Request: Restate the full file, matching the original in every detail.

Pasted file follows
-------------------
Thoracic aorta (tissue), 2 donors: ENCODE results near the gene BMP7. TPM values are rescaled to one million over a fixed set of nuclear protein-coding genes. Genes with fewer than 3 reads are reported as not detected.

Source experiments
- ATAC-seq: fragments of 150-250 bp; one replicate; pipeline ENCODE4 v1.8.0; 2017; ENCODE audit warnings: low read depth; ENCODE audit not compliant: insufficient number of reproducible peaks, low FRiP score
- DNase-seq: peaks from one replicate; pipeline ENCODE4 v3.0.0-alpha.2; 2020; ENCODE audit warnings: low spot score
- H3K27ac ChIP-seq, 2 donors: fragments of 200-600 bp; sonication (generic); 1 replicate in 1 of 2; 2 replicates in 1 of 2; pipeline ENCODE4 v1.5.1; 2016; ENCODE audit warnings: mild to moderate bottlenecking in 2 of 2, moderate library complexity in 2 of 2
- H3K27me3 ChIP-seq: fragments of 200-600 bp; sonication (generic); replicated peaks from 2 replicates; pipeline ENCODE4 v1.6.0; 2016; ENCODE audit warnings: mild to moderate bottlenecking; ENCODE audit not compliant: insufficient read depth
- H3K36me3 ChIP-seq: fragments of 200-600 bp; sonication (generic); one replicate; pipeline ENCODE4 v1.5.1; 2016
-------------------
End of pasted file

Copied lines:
Thoracic aorta (tissue), 2 donors: ENCODE results near the gene BMP7. TPM values are rescaled to one million over a fixed set of nuclear protein-coding genes. Genes with fewer than 3 reads are reported as not detected.

Source experiments
- ATAC-seq: fragments of 150-250 bp; one replicate; pipeline ENCODE4 v1.8.0; 2017; ENCODE audit warnings: low read depth; ENCODE audit not compliant: insufficient number of reproducible peaks, low FRiP score
- DNase-seq: peaks from one replicate; pipeline ENCODE4 v3.0.0-alpha.2; 2020; ENCODE audit warnings: low spot score
- H3K27ac ChIP-seq, 2 donors: fragments of 200-600 bp; sonication (generic); 1 replicate in 1 of 2; 2 replicates in 1 of 2; pipeline ENCODE4 v1.5.1; 2016; ENCODE audit warnings: mild to moderate bottlenecking in 2 of 2, moderate library complexity in 2 of 2
- H3K27me3 ChIP-seq: fragments of 200-600 bp; sonication (generic); replicated peaks from 2 replicates; pipeline ENCODE4 v1.6.0; 2016; ENCODE audit warnings: mild to moderate bottlenecking; ENCODE audit not compliant: insufficient read depth
- H3K36me3 ChIP-seq: fragments of 200-600 bp; sonication (generic); one replicate; pipeline ENCODE4 v1.5.1; 2016